Dynamic duo

Clojure comes with a dynamic runtime environment called the REPL. This dynamic environment allows you to define and run code as you write it, making the language even easier to learn and experiment with.

Coupled with the dynamic type nature of Clojure language, this makes development really fly. You can quickly define and redefine your functions in the REPL and add them to your codebase if valuable. The REPL can load in your project code and help you discover ways to extend and improve your code quickly without going through a lengthy build cycle.

Leveraging the Java platform

Having a functional language on the Java Virtual Machine (JVM) get projects delivered quickly by using a huge amount of libraries developers are already familiar with.

Clojure does not need to be a huge language because it can use so many tried and tested libraries. This ranges from its own growing set of libraries to the thousands of existing Java, Groovy and JRuby libraries.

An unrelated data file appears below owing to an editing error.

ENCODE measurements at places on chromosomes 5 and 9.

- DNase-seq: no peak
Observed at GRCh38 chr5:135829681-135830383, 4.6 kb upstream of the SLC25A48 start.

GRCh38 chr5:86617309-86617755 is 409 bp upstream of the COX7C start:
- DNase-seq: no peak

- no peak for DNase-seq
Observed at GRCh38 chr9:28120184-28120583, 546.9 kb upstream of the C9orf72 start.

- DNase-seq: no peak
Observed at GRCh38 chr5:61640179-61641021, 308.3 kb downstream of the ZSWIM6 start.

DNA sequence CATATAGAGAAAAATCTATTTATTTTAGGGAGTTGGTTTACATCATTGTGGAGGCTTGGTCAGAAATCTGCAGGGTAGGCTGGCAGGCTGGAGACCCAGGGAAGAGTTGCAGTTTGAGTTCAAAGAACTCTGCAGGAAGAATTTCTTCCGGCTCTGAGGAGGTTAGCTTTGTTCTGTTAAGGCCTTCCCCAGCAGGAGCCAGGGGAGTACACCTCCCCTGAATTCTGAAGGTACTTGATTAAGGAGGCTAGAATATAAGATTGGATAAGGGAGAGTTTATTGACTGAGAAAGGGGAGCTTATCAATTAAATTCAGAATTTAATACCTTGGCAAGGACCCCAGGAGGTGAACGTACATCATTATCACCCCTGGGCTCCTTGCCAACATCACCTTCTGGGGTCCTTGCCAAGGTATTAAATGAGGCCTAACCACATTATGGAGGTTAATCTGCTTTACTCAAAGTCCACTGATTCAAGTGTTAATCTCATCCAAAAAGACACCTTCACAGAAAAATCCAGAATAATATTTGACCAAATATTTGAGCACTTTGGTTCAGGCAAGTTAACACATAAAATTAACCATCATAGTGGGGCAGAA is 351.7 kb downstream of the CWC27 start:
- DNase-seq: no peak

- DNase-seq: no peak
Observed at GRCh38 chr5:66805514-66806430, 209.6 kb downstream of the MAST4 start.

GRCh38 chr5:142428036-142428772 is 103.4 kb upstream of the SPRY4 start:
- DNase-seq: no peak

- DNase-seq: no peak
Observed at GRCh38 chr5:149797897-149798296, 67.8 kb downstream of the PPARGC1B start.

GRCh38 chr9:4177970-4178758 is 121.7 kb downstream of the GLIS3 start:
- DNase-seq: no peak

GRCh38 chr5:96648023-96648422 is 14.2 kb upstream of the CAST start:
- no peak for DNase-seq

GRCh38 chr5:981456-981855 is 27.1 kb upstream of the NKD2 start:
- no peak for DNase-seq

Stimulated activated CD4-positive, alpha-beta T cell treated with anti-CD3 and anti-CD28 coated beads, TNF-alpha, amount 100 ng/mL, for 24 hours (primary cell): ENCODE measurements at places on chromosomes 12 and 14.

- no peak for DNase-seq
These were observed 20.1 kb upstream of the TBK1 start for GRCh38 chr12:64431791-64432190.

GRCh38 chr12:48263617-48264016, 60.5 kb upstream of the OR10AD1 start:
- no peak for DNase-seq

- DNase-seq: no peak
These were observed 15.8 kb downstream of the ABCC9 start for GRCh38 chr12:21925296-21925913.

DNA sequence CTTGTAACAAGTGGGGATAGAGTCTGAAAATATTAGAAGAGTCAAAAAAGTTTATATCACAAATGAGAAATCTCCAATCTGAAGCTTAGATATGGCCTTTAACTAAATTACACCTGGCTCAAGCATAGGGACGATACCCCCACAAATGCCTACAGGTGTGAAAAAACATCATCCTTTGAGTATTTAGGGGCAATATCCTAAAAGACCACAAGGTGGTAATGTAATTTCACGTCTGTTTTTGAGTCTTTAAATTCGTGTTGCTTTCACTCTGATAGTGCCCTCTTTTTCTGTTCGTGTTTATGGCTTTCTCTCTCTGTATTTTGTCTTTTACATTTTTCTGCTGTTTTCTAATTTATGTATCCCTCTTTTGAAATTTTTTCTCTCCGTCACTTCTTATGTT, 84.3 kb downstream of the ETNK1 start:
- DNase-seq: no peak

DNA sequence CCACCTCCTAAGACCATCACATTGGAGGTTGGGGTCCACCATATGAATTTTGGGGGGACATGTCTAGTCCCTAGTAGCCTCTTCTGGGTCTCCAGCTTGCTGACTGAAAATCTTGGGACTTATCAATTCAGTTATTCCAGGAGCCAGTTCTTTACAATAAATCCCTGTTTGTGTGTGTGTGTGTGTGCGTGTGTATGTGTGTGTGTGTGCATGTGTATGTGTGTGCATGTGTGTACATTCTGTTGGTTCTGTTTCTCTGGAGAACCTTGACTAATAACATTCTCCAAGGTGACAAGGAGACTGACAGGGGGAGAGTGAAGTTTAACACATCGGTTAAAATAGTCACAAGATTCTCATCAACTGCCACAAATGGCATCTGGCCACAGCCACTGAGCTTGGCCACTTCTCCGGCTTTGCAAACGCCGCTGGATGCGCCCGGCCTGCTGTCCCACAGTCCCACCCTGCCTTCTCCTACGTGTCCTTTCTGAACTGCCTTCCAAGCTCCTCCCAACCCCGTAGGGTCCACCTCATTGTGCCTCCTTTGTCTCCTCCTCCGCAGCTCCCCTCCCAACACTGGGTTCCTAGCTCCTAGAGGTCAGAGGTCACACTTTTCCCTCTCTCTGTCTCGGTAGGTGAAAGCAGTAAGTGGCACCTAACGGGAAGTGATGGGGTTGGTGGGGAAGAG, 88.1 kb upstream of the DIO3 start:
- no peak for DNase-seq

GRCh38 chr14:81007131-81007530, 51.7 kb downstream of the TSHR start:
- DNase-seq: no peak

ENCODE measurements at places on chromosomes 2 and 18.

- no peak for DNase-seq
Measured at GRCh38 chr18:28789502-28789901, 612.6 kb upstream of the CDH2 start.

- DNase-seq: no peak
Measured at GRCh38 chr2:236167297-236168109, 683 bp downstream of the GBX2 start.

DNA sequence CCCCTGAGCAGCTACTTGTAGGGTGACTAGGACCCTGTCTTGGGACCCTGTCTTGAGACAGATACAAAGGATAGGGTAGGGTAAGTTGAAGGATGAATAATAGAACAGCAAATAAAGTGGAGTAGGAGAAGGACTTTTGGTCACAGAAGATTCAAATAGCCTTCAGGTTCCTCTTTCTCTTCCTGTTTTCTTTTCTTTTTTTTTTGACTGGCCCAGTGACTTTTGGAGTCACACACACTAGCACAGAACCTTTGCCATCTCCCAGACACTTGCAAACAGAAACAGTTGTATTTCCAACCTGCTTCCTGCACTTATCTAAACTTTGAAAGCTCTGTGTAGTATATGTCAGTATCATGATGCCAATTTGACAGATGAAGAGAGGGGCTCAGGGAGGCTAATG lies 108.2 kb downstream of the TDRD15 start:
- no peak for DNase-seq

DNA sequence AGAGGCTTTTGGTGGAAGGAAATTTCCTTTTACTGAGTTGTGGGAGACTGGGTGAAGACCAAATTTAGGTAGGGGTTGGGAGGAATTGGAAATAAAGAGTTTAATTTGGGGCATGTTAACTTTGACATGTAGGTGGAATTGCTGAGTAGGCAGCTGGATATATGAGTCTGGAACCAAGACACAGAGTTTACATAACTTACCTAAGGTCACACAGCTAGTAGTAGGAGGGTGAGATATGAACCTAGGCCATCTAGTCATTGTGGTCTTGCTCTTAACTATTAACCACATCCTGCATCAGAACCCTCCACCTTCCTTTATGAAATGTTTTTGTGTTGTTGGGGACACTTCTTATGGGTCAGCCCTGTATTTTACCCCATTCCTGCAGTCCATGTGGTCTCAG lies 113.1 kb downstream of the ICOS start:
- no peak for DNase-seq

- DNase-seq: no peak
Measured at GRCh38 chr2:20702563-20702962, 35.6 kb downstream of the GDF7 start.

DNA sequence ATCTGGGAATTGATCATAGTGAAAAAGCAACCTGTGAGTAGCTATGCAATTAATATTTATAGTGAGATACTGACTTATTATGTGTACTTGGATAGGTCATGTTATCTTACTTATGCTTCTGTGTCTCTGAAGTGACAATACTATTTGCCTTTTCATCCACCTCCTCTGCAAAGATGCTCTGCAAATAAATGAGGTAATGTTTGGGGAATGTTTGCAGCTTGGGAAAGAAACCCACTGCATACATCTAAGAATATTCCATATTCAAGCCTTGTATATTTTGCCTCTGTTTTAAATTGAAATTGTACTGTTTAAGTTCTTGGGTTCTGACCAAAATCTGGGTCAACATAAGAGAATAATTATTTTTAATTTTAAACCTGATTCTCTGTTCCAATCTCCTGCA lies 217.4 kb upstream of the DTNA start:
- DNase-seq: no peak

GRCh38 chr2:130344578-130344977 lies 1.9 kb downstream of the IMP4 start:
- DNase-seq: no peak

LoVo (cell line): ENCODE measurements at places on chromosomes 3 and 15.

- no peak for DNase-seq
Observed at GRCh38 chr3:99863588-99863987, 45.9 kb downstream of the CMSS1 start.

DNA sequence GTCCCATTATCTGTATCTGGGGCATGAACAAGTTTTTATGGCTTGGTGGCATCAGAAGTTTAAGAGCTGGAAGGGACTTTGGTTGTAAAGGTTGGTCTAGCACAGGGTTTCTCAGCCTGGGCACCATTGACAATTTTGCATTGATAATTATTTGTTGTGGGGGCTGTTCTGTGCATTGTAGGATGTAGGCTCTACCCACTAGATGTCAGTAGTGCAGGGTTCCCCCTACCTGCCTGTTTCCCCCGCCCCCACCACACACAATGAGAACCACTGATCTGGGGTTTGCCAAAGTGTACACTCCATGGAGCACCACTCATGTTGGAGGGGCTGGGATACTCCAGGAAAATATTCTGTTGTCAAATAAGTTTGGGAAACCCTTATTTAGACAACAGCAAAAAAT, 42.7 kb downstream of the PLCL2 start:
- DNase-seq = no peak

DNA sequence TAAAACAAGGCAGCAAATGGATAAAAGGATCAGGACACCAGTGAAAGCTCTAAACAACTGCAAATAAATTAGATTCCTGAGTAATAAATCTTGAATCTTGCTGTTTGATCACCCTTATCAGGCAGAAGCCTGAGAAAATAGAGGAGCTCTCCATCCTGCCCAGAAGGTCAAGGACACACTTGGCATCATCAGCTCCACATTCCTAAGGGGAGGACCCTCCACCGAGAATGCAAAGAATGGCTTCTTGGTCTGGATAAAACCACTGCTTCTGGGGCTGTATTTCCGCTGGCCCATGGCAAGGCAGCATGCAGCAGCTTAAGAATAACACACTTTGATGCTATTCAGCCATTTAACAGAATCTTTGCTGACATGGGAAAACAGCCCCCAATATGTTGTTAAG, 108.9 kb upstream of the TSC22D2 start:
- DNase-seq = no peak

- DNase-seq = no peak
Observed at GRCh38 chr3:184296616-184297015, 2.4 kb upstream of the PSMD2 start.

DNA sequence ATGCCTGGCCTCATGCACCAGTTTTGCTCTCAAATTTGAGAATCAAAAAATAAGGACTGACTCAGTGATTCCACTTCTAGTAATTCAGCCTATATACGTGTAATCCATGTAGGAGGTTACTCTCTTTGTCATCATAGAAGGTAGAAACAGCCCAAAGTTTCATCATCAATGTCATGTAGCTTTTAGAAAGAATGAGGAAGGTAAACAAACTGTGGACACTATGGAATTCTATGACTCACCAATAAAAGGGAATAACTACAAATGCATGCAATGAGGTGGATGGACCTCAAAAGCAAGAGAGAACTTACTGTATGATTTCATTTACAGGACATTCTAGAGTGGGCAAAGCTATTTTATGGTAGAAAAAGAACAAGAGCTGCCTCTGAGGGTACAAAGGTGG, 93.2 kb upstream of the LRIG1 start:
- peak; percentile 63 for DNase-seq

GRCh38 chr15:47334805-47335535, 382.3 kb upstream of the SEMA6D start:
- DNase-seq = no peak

Because of the language design, it is often easier to use many Java libraries from Clojure. For example, when doing swing programming, it is simpler using the doto function in Clojure to chain method calls, avoiding lots of plumbing code.

After nearly two decades of compiler and runtime optimisation by some very smart people (including Martin Odersky of Scala and Java Collections fame), the JVM is a very fast environment. In terms of performance, Clojure is up there with a typical C/C++ application, with no noticeable performance difference for most classes of application.